Tuesday, March 19, 2013

Question from a Mom:

I am so tired!  We just moved and my baby isn't sleeping. He usually sleeps through the night, until now. Do you think the move is affecting him? He is only a BABY why should it bother him?

These are some of the thoughts your baby might want to verbalize if he could.

"Dear Mom,

Moving is very stressful for me. You are so anxious and busy. It feels like you don't love me and are too busy for me. Am I bad or did I do something wrong?  I was so familiar with our old house. This new room is so scary and the noises are all new and different. I feel overwhelmed. Where are my old friends, my room, my toys? I just feel sad. I wonder if I will I ever feel better.  If you can leave an apt or house, perhaps you can leave me too!  When I miss you I wonder if you are coming back , I am not sure?”

Brain Insights:

Your baby is expressing some very real feelings that are very natural as a result of the change in his life. As a caring parent, it is wonderful that even though you are not sure, you have considered that it could be the move that is affecting your son’s sleep.

Understanding a couple of areas of early brain development may help address your excellent questions.

1. Brains adapt to the environment they are most exposed to. Through repeated experiences a baby’s brain learns what to expect from their surroundings. The brain actually creates connections based on these repeated experiences. Your baby has adapted his brain to the sounds, people and familiar objects of your previous home.

2. Brains also are primarily focused on survival. All brains are constantly unconsciously scanning the environment for safety. It determines if the environment and the people in it are safe. The brain becomes alerted if there is something new or different. Until it decides if the new situation or objects are safe, the brain stays on alert.

Through this understanding you will better be able to help your son adjust and feel comfortable in your new surroundings. You can provide verbal reassurance. You are the person he depends on most to keep him safe. He has to rely on you to let him know if he is in a secure situation or if he should be frightened. So, in addition to your verbal reassurance, he will also pay a great amount of attention to your non-verbal expressions and feelings. The more you are calm and show comfort in the new home, he will begin to learn this is a safe place and will relax.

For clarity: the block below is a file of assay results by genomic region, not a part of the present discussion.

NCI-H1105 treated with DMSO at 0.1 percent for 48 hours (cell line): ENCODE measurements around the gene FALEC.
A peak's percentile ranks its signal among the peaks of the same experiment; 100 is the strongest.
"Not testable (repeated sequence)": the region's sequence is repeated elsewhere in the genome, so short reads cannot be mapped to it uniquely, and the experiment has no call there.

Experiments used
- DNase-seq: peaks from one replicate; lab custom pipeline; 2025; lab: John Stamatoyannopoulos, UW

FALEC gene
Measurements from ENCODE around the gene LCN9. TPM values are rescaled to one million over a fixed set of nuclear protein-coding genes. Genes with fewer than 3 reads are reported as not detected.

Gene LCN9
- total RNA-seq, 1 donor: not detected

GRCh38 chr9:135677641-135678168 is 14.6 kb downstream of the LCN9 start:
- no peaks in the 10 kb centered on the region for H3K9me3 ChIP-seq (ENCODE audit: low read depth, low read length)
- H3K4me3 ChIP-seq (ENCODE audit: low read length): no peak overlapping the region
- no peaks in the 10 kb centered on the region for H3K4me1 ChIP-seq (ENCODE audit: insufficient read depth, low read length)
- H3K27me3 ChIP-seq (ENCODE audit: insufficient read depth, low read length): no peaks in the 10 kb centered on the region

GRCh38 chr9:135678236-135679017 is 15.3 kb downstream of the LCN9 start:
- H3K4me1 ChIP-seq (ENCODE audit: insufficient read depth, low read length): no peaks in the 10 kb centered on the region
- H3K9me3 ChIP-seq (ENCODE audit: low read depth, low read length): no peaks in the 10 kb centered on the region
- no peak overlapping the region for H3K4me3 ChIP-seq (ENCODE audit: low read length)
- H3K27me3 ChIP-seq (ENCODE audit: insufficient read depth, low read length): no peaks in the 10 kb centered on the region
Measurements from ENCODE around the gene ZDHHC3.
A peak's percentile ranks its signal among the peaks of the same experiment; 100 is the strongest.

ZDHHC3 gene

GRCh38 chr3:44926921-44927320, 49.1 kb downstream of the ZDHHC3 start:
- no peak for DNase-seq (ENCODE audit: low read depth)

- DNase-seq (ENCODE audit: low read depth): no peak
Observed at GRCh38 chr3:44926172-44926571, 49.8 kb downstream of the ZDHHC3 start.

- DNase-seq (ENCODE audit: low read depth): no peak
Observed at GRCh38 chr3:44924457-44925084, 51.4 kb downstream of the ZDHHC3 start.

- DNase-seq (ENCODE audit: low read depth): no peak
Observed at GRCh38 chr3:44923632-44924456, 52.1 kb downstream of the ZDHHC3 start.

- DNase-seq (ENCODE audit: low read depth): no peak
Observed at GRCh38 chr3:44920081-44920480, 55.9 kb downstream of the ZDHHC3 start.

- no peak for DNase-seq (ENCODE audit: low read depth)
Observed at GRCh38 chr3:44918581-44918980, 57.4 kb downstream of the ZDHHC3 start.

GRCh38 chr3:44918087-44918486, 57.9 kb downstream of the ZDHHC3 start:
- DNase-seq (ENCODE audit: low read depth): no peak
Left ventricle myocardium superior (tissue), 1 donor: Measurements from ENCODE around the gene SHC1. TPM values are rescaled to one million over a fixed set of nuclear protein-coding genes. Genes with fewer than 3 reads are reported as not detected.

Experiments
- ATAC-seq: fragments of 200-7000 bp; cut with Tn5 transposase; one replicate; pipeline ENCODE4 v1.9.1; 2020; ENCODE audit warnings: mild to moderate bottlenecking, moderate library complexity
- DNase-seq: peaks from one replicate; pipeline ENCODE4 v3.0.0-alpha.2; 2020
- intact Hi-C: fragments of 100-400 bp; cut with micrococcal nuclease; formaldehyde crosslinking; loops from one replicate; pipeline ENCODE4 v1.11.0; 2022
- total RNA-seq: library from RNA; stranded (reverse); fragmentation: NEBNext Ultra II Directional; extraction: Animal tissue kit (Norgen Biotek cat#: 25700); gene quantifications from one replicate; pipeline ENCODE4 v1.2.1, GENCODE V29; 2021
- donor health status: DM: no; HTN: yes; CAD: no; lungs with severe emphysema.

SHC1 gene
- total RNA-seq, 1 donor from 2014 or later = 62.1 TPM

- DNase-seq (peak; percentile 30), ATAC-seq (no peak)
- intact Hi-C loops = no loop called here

This trust and dependence on a parent is clearly evident in the Visual Cliff 
Experiment by Joseph Campos and shared by Mind in the Making.You can watch it here and get a better idea of the very real impact your actions have on your baby.

Ava Parnass from Listen to Me Please
provides additional valuable insights: 

One of the first things I learned about in college was the Hans Selye scale of stress. To this day it still stays with me despite all the other amazing interesting things I have learned and am learning since. Selye put moving to a new place,  death and divorce right at the top of the list of the stressors that families experience. 

As a baby-child psychotherapist for over 20 years I have seen how moving is just as stressful for babies and children as it is for adults. The stress of moving can cause some new or regressive sleep problems for your baby or toddler.  

As adults, we tend to stress over the details and even though babies and young children don’t stress as much about those details, they will feel the anxiety from you and also feel their own anxiety that such enormous change causes.  Moving is totally disruptive — new room, new house, new school, new caregiver -babysitters, new friends, etc. And let's not forget, the noises are different. New things are scary and most of all the grown-ups are preoccupied. 

Babies, toddlers and preschoolers thrive on routine, so when those routines are disrupted, it can make babies anxious and have many feelings that are keeping them awake at night.  Babies and toddlers lack the words and self-awareness to articulate their feelings. They may show a variety of different behavioral signs and ways expressing their feelings.

Things you could do and say:

1. Show me pictures of old house during the day. Play; Bye Bye old house, Hello new house. Connecting a picture to a feeling and event facilitates learning.